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Viking Yacht Co. v. Composites One LLC


September 18, 2007


The opinion of the court was delivered by: Irenas, Senior District Judge


Presently before the Court is Plaintiff Post Marine Co., Inc.'s ("Post") Motion for Reconsideration, and Defendant Cook Composites and Polymers Co.'s ("CCP") Cross-Motion for Clarification and Reconsideration of this Court's Opinion and Order dated July 26, 2007 (the "Opinion" and "Order"). For the reasons that follow, the Motions will be partially granted and partially denied.


Upon a motion for reconsideration, a court may alter or amend its decision if "the party seeking reconsideration shows at least one of the following grounds: (1) an intervening change in the controlling law; (2) the availability of new evidence that was not available when the court granted the motion . . . or (3) the need to correct a clear error of law or fact or to prevent manifest injustice." Max's Seafood Café by Lou-Ann, Inc. v. Quinteros, 176 F.3d 669, 677 (3d Cir. 1999); see also L. Civ. R. 7.1(I).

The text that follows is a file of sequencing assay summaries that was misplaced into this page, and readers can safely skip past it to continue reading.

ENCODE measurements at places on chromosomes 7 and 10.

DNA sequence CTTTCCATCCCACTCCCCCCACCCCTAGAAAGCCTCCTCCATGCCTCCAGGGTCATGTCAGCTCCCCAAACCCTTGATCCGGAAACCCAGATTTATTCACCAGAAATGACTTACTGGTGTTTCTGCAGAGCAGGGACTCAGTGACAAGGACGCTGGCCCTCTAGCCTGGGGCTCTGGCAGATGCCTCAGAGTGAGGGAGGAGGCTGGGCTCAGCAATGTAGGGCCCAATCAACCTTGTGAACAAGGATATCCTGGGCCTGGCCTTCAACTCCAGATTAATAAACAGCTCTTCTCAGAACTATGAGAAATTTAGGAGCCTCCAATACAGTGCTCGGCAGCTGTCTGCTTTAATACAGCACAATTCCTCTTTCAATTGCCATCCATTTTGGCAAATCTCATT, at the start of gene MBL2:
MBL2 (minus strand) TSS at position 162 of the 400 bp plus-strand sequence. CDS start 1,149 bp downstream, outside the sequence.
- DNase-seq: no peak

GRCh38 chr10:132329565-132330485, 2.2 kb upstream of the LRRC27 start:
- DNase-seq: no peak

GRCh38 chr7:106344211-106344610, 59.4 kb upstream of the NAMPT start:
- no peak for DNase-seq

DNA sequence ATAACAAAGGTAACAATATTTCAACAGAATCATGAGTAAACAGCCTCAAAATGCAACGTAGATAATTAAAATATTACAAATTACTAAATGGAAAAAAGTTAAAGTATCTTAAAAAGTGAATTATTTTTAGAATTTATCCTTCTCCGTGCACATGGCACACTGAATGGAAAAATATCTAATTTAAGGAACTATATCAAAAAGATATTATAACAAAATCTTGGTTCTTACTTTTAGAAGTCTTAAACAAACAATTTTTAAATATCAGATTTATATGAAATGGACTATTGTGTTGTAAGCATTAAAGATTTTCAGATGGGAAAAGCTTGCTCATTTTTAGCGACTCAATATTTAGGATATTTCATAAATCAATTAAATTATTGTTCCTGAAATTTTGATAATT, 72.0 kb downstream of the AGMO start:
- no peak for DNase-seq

Post seeks reconsideration of the Court's grant of summary judgment on its fraudulent misrepresentation claim in Count VII based upon the Court's ruling that Post stopped using the 953 Series gel coat in 2002. Post contends that while it only used the 953 Series in manufacturing its boats through August, 2002, it continued to use it to repair cracked boats through 2005, in purported reliance on CCP's continued representations about the quality of the 953 Series gel coat.

The Court's factual finding as to the date Post ceased using the 953 Series gel coat is, however, is premised upon Post's express contention that "Post stopped using CCP gel coat in 2002." (Post's S.J. Br., p.8, Docket # 108)(emphasis added). Based upon this statement, the Court concluded in its Opinion that "Post stopped using CCP gel coat in 2002." (Opinion p.3).